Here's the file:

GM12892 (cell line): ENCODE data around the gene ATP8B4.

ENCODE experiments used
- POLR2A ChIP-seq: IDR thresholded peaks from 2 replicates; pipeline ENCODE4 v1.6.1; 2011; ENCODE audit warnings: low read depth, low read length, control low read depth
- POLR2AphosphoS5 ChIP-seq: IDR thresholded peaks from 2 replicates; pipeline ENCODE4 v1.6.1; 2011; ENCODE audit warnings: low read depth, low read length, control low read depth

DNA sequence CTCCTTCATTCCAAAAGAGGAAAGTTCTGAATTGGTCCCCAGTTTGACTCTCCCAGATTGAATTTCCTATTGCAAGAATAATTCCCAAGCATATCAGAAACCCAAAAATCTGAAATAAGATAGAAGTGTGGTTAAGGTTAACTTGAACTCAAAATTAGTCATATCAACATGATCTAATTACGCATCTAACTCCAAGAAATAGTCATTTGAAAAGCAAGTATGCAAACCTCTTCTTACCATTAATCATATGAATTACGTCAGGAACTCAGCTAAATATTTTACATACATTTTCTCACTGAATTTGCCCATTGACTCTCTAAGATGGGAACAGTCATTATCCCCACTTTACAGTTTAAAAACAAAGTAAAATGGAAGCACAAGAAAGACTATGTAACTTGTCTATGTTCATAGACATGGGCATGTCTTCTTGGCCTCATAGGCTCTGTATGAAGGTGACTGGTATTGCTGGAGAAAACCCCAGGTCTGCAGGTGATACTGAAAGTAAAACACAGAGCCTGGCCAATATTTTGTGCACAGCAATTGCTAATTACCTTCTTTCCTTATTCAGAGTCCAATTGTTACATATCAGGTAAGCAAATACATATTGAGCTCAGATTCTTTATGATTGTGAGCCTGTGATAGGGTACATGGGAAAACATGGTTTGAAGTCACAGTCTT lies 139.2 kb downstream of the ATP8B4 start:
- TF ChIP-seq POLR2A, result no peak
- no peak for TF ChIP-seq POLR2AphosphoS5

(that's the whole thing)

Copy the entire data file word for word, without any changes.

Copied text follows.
GM12892 (cell line): ENCODE data around the gene ATP8B4.

ENCODE experiments used
- POLR2A ChIP-seq: IDR thresholded peaks from 2 replicates; pipeline ENCODE4 v1.6.1; 2011; ENCODE audit warnings: low read depth, low read length, control low read depth
- POLR2AphosphoS5 ChIP-seq: IDR thresholded peaks from 2 replicates; pipeline ENCODE4 v1.6.1; 2011; ENCODE audit warnings: low read depth, low read length, control low read depth

DNA sequence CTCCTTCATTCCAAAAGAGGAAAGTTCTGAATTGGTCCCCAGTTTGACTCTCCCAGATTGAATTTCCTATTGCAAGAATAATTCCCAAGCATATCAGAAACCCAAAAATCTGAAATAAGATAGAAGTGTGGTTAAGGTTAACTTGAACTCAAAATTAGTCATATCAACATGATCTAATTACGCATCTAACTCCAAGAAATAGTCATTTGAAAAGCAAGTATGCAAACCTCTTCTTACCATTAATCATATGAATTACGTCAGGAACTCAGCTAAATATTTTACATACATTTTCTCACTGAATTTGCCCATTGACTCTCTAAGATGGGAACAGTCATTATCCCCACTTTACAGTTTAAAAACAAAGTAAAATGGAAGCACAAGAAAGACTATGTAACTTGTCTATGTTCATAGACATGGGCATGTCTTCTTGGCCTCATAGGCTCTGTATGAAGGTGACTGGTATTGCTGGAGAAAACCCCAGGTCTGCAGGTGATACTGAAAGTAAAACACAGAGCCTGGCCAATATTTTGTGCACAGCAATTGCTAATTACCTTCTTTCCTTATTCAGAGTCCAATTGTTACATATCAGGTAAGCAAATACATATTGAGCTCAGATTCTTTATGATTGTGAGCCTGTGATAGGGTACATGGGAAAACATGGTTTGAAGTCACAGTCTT lies 139.2 kb downstream of the ATP8B4 start:
- TF ChIP-seq POLR2A, result no peak
- no peak for TF ChIP-seq POLR2AphosphoS5